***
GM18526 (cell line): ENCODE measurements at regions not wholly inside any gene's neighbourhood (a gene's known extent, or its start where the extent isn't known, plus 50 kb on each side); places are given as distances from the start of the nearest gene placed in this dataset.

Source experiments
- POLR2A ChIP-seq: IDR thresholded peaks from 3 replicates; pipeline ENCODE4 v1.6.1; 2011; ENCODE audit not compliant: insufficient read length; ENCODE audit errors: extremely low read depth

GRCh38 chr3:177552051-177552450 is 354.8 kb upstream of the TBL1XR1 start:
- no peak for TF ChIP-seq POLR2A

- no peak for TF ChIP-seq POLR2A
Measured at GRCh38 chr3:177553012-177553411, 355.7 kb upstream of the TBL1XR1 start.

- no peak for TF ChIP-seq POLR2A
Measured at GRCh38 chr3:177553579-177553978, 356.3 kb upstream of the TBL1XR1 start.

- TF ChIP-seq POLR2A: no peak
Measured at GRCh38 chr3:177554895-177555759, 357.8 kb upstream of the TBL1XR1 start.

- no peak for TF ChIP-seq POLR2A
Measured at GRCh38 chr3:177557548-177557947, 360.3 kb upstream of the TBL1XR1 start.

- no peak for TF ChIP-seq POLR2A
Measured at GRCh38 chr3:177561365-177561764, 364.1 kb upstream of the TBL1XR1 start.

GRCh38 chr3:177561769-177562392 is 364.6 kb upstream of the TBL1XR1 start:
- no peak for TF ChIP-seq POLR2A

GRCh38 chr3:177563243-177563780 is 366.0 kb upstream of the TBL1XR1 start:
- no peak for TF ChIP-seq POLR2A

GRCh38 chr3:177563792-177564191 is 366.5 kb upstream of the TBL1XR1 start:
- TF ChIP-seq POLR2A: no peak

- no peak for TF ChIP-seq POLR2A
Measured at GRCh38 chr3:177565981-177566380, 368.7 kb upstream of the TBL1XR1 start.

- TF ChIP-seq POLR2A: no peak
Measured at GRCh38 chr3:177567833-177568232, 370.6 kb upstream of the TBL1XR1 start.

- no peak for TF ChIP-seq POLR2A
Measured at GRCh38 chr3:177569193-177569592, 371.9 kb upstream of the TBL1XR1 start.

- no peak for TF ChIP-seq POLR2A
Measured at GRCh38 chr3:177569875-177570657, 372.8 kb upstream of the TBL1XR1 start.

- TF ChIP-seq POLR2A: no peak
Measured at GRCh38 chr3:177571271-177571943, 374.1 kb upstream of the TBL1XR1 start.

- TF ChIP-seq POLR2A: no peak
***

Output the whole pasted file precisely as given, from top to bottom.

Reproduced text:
GM18526 (cell line): ENCODE measurements at regions not wholly inside any gene's neighbourhood (a gene's known extent, or its start where the extent isn't known, plus 50 kb on each side); places are given as distances from the start of the nearest gene placed in this dataset.

Source experiments
- POLR2A ChIP-seq: IDR thresholded peaks from 3 replicates; pipeline ENCODE4 v1.6.1; 2011; ENCODE audit not compliant: insufficient read length; ENCODE audit errors: extremely low read depth

GRCh38 chr3:177552051-177552450 is 354.8 kb upstream of the TBL1XR1 start:
- no peak for TF ChIP-seq POLR2A

- no peak for TF ChIP-seq POLR2A
Measured at GRCh38 chr3:177553012-177553411, 355.7 kb upstream of the TBL1XR1 start.

- no peak for TF ChIP-seq POLR2A
Measured at GRCh38 chr3:177553579-177553978, 356.3 kb upstream of the TBL1XR1 start.

- TF ChIP-seq POLR2A: no peak
Measured at GRCh38 chr3:177554895-177555759, 357.8 kb upstream of the TBL1XR1 start.

- no peak for TF ChIP-seq POLR2A
Measured at GRCh38 chr3:177557548-177557947, 360.3 kb upstream of the TBL1XR1 start.

- no peak for TF ChIP-seq POLR2A
Measured at GRCh38 chr3:177561365-177561764, 364.1 kb upstream of the TBL1XR1 start.

GRCh38 chr3:177561769-177562392 is 364.6 kb upstream of the TBL1XR1 start:
- no peak for TF ChIP-seq POLR2A

GRCh38 chr3:177563243-177563780 is 366.0 kb upstream of the TBL1XR1 start:
- no peak for TF ChIP-seq POLR2A

GRCh38 chr3:177563792-177564191 is 366.5 kb upstream of the TBL1XR1 start:
- TF ChIP-seq POLR2A: no peak

- no peak for TF ChIP-seq POLR2A
Measured at GRCh38 chr3:177565981-177566380, 368.7 kb upstream of the TBL1XR1 start.

- TF ChIP-seq POLR2A: no peak
Measured at GRCh38 chr3:177567833-177568232, 370.6 kb upstream of the TBL1XR1 start.

- no peak for TF ChIP-seq POLR2A
Measured at GRCh38 chr3:177569193-177569592, 371.9 kb upstream of the TBL1XR1 start.

- no peak for TF ChIP-seq POLR2A
Measured at GRCh38 chr3:177569875-177570657, 372.8 kb upstream of the TBL1XR1 start.

- TF ChIP-seq POLR2A: no peak
Measured at GRCh38 chr3:177571271-177571943, 374.1 kb upstream of the TBL1XR1 start.

- TF ChIP-seq POLR2A: no peak